Goodwill workers in southern New Jersey stumbled upon an original, framed, 1774 Philadelphia newspaper with the iconic "Unite or Die" political cartoon in it. The paper was found in a donation box by speciality workers who are tasked with pulling out valuable, high-end items that are then placed on the Goodwill's auction website, NJ Pen reported.
The Dec. 28, 1774 edition of the “Pennsylvania Journal and the Weekly Advertiser” includes John Hancock's signature as well as his plea for the Colonies to fight those who wanted to separate them, the Associated Press reported.
According to Bob Snyder of the New York auction house Cohasco, the newspaper gives insight into what America was like before the Revolutionary War and how political cartoons were used as propaganda tools.
“The viciousness then in some was as much or more as it is today. . (But) the language was more powerful in putting down the other side," Snyder told the AP.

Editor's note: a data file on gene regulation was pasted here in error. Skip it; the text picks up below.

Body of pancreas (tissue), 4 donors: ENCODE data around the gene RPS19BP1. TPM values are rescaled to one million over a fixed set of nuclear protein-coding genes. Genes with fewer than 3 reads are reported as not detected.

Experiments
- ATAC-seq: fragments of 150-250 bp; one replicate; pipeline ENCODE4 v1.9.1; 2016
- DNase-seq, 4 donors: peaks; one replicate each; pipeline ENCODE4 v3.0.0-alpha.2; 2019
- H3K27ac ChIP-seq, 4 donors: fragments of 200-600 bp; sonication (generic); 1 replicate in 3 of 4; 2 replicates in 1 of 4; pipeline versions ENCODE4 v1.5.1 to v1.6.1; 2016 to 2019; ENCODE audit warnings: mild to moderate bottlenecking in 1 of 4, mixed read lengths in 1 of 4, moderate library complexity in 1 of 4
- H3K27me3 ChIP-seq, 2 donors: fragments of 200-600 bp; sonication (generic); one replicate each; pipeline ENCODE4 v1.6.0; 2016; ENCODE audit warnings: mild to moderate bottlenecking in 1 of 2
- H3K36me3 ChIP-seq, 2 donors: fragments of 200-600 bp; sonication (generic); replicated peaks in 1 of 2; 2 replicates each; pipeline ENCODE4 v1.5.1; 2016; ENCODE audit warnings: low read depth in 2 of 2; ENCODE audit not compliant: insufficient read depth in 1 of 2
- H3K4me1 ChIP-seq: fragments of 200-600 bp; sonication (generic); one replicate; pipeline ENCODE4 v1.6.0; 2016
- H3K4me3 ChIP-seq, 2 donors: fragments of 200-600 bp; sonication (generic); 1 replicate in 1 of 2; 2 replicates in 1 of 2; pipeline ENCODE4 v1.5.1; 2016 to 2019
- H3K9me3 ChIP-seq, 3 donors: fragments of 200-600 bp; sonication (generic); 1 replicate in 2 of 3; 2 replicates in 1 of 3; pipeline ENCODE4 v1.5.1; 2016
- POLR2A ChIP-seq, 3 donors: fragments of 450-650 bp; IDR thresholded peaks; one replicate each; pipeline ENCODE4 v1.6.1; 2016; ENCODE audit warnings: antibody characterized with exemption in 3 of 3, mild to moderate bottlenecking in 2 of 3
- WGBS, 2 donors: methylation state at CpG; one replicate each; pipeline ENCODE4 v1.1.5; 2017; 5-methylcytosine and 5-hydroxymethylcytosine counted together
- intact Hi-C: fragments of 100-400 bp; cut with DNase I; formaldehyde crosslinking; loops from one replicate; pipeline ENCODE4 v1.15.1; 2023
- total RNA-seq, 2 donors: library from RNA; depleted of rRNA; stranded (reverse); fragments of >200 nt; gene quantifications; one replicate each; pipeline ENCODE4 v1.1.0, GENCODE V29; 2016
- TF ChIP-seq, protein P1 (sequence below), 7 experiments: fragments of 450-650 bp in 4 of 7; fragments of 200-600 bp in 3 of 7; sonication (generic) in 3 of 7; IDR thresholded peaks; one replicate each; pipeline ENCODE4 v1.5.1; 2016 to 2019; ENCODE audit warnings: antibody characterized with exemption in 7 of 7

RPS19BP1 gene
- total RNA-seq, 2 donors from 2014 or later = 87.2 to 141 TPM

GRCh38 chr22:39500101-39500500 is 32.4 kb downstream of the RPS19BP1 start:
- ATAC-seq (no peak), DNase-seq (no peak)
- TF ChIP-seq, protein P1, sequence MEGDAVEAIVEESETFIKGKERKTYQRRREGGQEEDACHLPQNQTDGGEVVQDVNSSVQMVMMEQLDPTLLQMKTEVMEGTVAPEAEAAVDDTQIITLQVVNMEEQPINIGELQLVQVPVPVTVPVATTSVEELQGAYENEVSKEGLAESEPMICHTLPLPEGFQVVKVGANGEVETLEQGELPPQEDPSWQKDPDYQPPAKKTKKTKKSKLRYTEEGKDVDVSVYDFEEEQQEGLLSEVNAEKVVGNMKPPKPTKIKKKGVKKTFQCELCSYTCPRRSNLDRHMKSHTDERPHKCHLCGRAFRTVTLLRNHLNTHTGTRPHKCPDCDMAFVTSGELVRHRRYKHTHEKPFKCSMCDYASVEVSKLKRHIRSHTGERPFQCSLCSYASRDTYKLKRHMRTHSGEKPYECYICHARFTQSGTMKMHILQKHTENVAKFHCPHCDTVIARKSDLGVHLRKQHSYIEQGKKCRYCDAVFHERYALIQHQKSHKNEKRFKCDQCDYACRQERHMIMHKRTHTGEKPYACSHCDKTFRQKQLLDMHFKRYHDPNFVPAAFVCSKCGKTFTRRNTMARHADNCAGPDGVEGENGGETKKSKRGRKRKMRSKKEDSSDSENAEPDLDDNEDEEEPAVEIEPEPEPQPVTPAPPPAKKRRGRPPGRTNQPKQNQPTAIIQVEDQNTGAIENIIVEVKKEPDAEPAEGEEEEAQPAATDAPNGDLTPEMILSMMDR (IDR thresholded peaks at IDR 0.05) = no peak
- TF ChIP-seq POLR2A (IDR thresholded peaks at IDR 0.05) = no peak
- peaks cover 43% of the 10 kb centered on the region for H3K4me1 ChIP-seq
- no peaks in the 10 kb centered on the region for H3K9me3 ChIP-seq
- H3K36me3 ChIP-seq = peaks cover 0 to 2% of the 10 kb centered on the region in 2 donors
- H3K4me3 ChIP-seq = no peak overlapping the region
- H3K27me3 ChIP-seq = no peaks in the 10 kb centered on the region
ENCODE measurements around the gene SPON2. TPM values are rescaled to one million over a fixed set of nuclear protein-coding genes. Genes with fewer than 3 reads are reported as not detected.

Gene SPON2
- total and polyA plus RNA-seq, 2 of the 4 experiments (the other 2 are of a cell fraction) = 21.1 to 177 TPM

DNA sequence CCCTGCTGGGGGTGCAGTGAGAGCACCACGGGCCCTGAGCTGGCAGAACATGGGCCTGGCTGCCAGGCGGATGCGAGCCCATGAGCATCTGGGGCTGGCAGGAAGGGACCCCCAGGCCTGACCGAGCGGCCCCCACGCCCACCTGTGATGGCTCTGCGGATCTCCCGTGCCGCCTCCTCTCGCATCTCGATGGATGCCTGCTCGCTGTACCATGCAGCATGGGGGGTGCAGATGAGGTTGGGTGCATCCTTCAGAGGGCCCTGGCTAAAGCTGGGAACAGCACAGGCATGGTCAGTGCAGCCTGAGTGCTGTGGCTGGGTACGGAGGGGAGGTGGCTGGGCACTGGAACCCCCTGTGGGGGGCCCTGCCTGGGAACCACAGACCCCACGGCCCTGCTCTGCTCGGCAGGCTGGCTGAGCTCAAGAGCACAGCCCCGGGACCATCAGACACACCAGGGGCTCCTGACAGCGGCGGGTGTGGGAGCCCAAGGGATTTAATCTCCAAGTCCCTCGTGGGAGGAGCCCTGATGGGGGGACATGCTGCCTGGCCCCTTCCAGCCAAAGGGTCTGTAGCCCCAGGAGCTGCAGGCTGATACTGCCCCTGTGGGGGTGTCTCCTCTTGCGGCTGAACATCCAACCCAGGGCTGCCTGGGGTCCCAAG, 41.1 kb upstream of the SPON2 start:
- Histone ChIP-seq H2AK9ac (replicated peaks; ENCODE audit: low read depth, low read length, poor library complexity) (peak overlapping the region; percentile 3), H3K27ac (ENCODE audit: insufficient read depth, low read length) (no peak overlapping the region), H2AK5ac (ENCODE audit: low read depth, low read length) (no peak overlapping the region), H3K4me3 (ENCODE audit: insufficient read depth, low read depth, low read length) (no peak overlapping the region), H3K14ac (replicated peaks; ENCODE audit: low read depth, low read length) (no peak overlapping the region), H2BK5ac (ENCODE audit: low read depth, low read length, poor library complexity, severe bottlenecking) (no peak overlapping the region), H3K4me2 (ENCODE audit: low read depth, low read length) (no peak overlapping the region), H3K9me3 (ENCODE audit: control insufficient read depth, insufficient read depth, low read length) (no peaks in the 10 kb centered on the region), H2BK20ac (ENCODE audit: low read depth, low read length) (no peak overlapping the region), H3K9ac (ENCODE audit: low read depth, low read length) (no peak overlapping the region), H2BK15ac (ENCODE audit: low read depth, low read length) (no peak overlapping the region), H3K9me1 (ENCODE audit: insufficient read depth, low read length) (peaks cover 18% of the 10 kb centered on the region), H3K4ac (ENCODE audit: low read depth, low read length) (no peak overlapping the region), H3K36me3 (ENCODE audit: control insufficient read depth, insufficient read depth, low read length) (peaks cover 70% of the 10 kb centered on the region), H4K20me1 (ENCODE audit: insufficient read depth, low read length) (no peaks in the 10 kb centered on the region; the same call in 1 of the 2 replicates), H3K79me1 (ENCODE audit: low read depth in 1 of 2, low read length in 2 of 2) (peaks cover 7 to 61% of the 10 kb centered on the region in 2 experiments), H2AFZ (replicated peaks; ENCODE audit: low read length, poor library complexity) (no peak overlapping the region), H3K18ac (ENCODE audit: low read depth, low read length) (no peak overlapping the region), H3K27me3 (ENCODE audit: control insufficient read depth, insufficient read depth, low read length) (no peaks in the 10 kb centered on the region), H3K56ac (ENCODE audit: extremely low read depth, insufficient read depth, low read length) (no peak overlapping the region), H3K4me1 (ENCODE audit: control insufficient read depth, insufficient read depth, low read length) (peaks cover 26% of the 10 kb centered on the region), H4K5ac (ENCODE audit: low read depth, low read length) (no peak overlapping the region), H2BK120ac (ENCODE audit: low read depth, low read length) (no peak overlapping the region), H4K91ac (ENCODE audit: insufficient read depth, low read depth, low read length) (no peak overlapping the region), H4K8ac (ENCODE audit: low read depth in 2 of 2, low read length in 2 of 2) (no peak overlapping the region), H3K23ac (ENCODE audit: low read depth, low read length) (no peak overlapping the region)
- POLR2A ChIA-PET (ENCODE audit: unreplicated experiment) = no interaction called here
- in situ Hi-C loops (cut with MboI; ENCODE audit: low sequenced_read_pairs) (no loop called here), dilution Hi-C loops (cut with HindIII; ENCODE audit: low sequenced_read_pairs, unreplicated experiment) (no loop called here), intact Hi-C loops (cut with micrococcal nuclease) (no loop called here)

The paper's estimated value sits between $6,000 to $16,000. Its value is expected to rise as the 250th anniversary of the signing of the Declaration of Independence grows near.
The only other known copies of the paper are at Illinois State University, the University of Chicago and Yale.
Heather Randall, the e-Commerce Manager for Goodwill of Southern New Jersey and Greater Philadelphia, is currently shopping the newspaper around to various auction houses in hopes of finding a buyer. They had initially placed the newspaper on the Goodwill website but it failed to receive any bids.
“We were trying to get it back home, or in the hands of a collector or somebody who would be interested it,” Randall told NJ Penn. “Our website doesn’t necessarily collect all these collectors; it’s not the right audience for it."